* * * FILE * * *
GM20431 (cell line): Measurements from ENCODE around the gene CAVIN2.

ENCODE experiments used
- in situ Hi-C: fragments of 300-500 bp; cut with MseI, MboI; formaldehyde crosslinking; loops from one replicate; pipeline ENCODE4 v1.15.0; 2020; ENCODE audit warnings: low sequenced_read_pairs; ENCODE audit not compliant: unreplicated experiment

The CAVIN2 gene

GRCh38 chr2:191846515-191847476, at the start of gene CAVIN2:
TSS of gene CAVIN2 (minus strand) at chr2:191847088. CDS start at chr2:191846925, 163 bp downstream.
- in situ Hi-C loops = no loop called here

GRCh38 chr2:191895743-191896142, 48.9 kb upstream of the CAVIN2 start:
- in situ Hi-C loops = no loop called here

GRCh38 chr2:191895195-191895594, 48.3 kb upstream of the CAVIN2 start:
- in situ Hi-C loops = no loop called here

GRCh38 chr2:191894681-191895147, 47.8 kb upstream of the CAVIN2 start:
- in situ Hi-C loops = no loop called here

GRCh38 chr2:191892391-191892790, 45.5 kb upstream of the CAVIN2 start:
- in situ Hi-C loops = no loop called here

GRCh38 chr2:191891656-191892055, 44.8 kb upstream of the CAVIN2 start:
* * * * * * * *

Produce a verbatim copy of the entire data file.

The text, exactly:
GM20431 (cell line): Measurements from ENCODE around the gene CAVIN2.

ENCODE experiments used
- in situ Hi-C: fragments of 300-500 bp; cut with MseI, MboI; formaldehyde crosslinking; loops from one replicate; pipeline ENCODE4 v1.15.0; 2020; ENCODE audit warnings: low sequenced_read_pairs; ENCODE audit not compliant: unreplicated experiment

The CAVIN2 gene

GRCh38 chr2:191846515-191847476, at the start of gene CAVIN2:
TSS of gene CAVIN2 (minus strand) at chr2:191847088. CDS start at chr2:191846925, 163 bp downstream.
- in situ Hi-C loops = no loop called here

GRCh38 chr2:191895743-191896142, 48.9 kb upstream of the CAVIN2 start:
- in situ Hi-C loops = no loop called here

GRCh38 chr2:191895195-191895594, 48.3 kb upstream of the CAVIN2 start:
- in situ Hi-C loops = no loop called here

GRCh38 chr2:191894681-191895147, 47.8 kb upstream of the CAVIN2 start:
- in situ Hi-C loops = no loop called here

GRCh38 chr2:191892391-191892790, 45.5 kb upstream of the CAVIN2 start:
- in situ Hi-C loops = no loop called here

GRCh38 chr2:191891656-191892055, 44.8 kb upstream of the CAVIN2 start: